Cancers Among US Organ Donors: A Comparison of Transplant and Cancer Registry Diagnoses

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Abstract

Transmission of cancer is a life-threatening complication of transplantation. Monitoring transplantation practice requires complete recording of donor cancers. The US Scientific Registry of Transplant Recipients (SRTR) captures cancers in deceased donors (beginning in 1994) and living donors (2004). We linked the SRTR (52 599 donors, 110 762 transplants) with state cancer registries. Cancer registries identified cancers in 519 donors: 373 deceased donors (0.9%) and 146 living donors (1.2%). Among deceased donors, 50.7% of cancers were brain tumors. Among living donors, 54.0% were diagnosed after donation; most were cancers common in the general population (e.g. breast, prostate). There were 1063 deceased donors with cancer diagnosed in the SRTR or cancer registry, and the SRTR lacked a cancer diagnosis for 107 (10.1%) of these. There were 103 living donors with cancer before or at donation, diagnosed in the SRTR or cancer registry, and the SRTR did not have a cancer diagnosis for 43 (41.7%) of these. The SRTR does not record cancers after donation in living donors and so missed 81 cancers documented in cancer registries. In conclusion, donor cancers are uncommon, but lack of documentation of some cases highlights a need for improved ascertainment and reporting by organ procurement organizations and transplant programs.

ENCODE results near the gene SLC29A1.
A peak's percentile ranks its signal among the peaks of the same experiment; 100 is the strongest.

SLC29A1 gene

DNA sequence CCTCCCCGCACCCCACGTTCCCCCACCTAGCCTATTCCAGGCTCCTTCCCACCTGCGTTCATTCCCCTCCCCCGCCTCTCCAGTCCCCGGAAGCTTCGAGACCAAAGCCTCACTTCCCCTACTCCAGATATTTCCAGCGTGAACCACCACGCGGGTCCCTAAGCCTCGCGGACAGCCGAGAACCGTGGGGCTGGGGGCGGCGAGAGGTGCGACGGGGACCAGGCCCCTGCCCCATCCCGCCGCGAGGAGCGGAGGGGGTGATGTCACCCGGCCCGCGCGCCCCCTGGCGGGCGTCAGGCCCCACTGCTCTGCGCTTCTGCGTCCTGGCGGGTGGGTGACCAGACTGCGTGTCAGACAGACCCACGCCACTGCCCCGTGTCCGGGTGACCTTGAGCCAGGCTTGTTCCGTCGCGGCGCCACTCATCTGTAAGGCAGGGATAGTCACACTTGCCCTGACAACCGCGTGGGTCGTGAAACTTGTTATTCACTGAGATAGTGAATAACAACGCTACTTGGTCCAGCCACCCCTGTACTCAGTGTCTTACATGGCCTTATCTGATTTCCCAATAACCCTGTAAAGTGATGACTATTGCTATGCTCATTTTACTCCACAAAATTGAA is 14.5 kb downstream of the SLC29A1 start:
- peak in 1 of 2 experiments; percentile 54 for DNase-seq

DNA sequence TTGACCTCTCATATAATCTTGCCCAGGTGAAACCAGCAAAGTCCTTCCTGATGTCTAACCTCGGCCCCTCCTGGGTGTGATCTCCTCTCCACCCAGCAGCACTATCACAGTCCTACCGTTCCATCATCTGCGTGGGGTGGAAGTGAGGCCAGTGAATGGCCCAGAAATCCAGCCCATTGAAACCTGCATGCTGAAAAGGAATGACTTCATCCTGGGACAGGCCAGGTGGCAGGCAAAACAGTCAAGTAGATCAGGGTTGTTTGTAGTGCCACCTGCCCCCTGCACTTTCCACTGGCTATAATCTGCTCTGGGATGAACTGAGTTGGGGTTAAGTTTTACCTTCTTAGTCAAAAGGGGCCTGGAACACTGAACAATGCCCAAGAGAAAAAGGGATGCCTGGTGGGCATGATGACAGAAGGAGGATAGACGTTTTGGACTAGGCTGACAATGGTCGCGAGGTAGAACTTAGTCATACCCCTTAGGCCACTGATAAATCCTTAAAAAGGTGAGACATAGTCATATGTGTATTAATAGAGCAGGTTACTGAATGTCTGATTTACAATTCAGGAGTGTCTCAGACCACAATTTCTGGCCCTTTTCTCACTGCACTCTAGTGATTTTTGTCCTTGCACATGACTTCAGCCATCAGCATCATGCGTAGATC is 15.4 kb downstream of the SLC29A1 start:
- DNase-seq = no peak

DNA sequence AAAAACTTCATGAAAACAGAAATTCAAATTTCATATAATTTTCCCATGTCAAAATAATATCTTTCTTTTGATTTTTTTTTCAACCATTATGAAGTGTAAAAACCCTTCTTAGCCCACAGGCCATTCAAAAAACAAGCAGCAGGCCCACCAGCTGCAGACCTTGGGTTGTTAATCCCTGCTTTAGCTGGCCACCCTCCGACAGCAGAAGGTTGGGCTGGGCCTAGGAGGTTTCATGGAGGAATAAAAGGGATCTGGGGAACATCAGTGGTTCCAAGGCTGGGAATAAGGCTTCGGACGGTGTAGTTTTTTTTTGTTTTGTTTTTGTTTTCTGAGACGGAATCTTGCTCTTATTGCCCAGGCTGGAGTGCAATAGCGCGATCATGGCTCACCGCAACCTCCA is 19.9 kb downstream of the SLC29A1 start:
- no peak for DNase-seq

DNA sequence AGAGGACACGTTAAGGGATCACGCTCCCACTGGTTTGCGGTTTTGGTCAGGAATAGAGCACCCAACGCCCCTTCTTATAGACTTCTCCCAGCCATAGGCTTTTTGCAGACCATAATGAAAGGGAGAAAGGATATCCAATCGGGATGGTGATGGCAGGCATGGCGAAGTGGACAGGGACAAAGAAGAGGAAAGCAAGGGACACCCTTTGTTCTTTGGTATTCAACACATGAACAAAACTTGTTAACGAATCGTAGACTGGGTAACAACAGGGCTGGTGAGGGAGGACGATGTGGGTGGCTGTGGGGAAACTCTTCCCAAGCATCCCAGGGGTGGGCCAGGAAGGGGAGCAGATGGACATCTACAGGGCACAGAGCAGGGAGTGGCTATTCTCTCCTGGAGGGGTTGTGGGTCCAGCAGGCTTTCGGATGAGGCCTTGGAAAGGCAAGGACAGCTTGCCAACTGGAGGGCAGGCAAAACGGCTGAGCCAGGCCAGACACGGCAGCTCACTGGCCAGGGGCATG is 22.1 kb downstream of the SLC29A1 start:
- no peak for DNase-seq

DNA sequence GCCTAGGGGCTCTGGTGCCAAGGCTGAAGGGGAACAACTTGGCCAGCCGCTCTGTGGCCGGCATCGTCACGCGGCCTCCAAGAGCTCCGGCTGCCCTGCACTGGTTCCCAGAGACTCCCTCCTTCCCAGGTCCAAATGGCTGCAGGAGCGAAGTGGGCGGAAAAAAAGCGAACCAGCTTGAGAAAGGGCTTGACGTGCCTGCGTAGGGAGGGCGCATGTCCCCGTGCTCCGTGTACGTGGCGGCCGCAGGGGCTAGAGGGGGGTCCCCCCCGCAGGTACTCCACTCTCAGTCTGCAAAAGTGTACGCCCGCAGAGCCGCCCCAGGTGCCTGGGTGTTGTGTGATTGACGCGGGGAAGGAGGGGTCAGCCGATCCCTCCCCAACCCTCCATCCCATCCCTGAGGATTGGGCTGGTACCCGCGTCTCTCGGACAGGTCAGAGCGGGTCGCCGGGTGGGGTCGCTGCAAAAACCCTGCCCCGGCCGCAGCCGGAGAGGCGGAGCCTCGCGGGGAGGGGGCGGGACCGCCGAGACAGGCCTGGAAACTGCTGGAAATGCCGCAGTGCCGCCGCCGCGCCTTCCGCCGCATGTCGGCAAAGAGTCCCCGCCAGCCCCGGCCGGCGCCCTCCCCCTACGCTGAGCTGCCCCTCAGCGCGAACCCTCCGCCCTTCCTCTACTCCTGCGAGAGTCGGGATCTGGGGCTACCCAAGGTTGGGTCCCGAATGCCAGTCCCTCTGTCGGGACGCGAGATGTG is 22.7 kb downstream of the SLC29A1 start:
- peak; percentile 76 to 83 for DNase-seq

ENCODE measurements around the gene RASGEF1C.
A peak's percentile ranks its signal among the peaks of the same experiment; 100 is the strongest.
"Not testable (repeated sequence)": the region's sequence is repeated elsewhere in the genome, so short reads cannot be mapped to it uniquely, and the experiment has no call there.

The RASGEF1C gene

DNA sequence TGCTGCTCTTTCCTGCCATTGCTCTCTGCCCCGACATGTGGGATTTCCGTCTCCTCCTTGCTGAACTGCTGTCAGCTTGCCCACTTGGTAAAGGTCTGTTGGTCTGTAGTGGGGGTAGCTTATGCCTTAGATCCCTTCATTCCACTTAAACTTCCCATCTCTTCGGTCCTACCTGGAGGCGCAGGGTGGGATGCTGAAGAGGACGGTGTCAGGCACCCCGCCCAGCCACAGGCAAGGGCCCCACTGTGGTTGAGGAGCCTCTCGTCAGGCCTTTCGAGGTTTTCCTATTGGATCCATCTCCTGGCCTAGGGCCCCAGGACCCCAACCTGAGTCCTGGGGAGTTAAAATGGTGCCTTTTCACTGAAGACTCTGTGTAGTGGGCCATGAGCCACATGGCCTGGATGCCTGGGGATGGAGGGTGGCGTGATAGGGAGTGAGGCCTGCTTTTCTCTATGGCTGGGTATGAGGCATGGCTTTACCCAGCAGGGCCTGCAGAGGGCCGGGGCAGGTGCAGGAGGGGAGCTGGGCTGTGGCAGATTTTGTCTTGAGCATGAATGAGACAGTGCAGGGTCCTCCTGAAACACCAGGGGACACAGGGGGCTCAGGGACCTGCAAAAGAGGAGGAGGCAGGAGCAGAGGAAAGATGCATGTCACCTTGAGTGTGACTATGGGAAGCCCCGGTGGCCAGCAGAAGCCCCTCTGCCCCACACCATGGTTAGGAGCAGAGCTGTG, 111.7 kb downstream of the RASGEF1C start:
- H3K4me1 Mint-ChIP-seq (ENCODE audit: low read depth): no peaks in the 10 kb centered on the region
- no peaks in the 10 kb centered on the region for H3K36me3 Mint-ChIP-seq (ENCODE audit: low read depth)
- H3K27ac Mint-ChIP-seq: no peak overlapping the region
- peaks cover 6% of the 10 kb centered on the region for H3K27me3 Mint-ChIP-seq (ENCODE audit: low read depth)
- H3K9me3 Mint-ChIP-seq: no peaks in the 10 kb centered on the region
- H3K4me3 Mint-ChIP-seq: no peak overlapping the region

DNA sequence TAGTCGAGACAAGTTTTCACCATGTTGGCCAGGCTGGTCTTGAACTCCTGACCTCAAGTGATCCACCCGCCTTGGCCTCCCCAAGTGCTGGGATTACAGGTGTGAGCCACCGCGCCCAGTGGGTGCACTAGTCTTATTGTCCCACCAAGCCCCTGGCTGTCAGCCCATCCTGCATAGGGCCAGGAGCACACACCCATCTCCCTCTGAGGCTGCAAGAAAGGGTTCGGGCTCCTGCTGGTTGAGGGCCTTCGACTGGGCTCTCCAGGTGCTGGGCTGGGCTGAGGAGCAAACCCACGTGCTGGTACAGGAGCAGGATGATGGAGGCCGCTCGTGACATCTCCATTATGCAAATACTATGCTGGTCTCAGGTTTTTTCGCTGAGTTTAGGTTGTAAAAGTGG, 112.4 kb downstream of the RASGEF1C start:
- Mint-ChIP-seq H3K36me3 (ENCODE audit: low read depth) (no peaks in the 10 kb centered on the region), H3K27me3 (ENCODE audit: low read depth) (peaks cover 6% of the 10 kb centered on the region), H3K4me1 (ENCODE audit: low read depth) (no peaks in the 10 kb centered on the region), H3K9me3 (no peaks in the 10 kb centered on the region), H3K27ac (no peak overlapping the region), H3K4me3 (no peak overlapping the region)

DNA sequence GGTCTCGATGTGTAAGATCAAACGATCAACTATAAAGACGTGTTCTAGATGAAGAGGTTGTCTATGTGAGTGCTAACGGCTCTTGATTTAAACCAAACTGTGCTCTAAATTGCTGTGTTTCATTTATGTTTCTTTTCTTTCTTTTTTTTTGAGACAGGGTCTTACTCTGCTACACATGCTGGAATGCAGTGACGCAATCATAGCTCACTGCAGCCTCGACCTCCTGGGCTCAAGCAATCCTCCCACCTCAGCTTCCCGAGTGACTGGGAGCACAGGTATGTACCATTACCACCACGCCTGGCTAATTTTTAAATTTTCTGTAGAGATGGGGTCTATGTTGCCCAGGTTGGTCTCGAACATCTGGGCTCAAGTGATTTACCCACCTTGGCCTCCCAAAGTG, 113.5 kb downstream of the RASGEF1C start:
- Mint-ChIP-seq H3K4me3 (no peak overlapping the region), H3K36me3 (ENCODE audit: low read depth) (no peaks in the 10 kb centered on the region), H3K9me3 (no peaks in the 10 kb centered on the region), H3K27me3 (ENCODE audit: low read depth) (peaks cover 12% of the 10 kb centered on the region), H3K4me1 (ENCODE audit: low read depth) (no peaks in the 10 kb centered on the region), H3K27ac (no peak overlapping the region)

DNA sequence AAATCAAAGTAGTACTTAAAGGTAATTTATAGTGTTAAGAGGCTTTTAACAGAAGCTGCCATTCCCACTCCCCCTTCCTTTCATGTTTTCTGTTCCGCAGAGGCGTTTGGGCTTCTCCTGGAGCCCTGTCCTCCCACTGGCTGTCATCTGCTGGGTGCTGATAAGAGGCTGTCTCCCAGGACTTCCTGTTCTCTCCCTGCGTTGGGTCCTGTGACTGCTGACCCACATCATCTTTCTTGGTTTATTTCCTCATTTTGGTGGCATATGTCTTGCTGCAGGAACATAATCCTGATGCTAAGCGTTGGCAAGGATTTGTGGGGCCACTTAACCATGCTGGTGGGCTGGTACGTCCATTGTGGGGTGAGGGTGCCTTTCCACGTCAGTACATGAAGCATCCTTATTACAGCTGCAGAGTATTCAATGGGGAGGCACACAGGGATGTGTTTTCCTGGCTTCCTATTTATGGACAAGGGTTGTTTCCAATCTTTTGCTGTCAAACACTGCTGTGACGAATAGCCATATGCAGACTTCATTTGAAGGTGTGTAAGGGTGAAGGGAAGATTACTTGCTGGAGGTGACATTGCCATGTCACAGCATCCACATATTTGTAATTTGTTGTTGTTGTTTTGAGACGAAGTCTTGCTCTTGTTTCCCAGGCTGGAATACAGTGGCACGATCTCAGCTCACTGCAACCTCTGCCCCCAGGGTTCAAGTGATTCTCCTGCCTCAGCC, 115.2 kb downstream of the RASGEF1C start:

Using matched records from the US transplant registry and 15 state cancer registries, the authors characterize malignancies diagnosed in organ donors and document substantial under-ascertainment and under-reporting of these cancers.

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